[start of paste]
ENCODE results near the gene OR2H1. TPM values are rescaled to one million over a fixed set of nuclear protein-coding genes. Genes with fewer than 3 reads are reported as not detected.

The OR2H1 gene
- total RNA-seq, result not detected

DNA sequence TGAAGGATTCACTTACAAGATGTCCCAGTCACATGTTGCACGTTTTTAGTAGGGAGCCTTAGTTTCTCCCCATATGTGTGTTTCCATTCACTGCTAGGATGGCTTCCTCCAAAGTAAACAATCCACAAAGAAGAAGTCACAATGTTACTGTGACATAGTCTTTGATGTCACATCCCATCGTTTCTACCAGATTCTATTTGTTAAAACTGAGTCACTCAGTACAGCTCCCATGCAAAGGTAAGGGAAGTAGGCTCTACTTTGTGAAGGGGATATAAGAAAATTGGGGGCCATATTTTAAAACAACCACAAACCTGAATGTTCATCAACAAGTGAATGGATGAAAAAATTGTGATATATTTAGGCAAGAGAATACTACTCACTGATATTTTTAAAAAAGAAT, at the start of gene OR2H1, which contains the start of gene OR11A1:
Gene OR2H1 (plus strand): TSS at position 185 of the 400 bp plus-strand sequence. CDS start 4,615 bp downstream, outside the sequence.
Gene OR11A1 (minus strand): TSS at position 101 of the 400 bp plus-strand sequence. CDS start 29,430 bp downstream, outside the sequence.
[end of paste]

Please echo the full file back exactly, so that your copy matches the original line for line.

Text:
ENCODE results near the gene OR2H1. TPM values are rescaled to one million over a fixed set of nuclear protein-coding genes. Genes with fewer than 3 reads are reported as not detected.

The OR2H1 gene
- total RNA-seq, result not detected

DNA sequence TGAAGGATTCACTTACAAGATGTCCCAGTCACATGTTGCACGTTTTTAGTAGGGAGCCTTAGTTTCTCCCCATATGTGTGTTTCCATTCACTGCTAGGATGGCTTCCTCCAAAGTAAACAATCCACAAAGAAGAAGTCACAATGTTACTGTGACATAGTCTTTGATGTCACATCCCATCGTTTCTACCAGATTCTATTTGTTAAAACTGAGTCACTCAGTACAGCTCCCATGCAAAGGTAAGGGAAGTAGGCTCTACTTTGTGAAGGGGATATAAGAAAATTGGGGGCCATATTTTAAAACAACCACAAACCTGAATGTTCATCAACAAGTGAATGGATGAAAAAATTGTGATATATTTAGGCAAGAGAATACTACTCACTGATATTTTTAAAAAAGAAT, at the start of gene OR2H1, which contains the start of gene OR11A1:
Gene OR2H1 (plus strand): TSS at position 185 of the 400 bp plus-strand sequence. CDS start 4,615 bp downstream, outside the sequence.
Gene OR11A1 (minus strand): TSS at position 101 of the 400 bp plus-strand sequence. CDS start 29,430 bp downstream, outside the sequence.